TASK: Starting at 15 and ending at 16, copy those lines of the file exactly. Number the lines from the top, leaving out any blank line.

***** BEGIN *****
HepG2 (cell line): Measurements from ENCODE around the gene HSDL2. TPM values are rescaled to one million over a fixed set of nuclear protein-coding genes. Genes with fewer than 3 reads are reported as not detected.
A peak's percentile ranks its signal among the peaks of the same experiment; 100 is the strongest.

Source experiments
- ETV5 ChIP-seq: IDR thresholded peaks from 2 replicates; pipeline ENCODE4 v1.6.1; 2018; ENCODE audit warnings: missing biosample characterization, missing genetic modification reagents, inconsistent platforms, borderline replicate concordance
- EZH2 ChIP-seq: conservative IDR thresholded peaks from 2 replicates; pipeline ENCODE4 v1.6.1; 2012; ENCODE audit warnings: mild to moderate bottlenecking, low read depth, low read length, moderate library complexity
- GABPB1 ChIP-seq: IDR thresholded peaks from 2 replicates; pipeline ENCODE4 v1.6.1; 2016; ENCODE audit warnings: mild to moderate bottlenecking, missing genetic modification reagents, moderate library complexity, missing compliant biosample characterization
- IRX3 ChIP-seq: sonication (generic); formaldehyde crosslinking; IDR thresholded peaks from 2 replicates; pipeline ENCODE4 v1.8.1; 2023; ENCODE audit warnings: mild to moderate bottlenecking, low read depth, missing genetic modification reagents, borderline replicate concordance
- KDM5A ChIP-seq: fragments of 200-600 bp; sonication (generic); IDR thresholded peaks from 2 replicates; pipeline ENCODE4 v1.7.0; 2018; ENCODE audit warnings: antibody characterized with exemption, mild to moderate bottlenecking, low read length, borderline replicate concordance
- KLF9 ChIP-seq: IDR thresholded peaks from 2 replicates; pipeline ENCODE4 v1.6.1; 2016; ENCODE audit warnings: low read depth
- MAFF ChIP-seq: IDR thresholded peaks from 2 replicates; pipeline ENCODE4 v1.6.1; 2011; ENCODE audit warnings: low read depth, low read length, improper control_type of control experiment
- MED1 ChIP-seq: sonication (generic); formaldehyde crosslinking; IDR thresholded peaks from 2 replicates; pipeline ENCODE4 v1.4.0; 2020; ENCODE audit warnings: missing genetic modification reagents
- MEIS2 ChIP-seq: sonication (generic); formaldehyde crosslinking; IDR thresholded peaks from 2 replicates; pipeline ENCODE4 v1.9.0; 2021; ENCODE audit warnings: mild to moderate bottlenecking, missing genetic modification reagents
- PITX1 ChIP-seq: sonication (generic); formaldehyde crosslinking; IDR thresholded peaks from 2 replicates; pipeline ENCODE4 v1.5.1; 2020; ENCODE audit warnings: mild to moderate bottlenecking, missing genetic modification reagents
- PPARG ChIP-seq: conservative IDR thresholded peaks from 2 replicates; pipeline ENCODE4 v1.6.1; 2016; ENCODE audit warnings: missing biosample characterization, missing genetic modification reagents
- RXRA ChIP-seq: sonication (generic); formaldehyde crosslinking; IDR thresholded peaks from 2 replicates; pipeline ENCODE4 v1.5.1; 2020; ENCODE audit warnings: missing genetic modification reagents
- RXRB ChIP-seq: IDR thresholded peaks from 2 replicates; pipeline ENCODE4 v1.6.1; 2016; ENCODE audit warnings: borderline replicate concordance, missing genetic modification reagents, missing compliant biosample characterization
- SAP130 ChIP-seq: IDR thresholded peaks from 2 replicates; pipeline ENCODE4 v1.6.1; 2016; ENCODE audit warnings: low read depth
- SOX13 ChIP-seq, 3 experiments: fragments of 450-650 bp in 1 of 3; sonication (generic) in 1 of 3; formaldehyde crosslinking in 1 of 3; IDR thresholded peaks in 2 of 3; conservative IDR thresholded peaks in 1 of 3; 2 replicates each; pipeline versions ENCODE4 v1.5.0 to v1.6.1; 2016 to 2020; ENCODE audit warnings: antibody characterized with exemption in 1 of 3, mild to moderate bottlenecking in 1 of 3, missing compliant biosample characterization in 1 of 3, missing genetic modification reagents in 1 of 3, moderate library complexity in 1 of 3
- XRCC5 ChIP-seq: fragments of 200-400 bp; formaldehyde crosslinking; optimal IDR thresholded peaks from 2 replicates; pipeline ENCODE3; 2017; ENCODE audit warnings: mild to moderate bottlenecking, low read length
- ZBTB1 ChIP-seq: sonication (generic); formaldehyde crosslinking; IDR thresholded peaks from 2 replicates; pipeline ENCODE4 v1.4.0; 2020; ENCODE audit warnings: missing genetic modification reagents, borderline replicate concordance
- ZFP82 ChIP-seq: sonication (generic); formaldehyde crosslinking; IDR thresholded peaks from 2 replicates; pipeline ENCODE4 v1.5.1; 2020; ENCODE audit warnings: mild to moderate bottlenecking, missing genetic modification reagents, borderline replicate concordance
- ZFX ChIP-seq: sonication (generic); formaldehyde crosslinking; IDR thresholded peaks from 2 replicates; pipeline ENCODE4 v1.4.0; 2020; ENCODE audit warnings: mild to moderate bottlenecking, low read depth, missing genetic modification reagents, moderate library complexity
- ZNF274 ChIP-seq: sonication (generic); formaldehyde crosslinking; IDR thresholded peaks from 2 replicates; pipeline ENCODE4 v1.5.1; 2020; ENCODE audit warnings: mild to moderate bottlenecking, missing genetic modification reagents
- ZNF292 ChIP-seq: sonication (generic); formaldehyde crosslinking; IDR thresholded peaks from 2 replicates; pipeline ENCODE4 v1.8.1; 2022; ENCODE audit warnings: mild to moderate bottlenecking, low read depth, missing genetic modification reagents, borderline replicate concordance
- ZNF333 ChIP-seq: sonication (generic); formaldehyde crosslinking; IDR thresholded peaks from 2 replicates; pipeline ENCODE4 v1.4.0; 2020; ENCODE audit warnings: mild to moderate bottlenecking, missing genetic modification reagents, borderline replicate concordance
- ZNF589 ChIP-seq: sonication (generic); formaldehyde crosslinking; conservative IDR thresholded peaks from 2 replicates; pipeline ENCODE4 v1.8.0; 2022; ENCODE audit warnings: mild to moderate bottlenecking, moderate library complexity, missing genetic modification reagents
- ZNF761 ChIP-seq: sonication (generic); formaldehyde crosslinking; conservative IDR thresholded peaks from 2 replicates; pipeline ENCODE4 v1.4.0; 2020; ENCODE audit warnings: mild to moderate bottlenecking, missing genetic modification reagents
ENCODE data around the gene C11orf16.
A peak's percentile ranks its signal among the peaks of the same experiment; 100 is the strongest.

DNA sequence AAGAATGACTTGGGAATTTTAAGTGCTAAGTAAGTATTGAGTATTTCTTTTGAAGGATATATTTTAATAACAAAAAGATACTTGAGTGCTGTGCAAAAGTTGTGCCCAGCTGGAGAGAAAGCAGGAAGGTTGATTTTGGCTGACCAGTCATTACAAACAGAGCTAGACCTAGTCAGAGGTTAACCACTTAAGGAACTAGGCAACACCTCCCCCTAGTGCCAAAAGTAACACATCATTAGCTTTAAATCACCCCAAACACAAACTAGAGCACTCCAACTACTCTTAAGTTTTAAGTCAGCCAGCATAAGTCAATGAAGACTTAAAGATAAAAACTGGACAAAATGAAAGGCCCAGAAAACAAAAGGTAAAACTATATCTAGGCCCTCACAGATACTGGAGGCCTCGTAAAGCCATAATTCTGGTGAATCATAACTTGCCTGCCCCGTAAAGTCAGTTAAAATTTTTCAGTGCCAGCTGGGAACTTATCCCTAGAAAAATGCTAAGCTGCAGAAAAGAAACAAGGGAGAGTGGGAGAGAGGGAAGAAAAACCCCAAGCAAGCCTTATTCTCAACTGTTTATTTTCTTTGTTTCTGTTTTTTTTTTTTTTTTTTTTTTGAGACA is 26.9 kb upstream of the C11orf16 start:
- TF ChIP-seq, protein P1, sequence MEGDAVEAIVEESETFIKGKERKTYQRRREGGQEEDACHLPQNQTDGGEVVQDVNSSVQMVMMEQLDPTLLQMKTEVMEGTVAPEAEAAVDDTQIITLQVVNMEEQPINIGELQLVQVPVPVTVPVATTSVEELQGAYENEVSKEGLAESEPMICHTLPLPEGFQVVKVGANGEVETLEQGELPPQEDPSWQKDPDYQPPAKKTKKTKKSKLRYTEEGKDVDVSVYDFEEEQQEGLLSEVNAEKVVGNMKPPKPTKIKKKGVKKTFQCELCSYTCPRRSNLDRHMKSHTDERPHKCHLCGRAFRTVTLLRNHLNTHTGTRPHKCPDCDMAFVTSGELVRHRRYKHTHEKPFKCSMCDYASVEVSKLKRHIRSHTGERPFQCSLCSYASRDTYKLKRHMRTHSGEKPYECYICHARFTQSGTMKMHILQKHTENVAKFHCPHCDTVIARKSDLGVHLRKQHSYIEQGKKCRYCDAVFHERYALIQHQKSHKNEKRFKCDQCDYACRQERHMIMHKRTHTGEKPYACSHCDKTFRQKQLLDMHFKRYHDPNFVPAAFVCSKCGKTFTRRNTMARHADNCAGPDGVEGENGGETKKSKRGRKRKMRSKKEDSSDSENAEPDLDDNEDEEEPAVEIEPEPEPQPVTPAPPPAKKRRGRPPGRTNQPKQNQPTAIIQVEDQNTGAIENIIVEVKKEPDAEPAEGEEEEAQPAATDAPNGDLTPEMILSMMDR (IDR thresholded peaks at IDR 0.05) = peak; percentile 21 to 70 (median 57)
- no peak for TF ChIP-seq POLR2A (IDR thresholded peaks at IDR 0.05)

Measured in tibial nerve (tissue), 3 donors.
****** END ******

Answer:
- RXRA ChIP-seq: sonication (generic); formaldehyde crosslinking; IDR thresholded peaks from 2 replicates; pipeline ENCODE4 v1.5.1; 2020; ENCODE audit warnings: missing genetic modification reagents
- RXRB ChIP-seq: IDR thresholded peaks from 2 replicates; pipeline ENCODE4 v1.6.1; 2016; ENCODE audit warnings: borderline replicate concordance, missing genetic modification reagents, missing compliant biosample characterization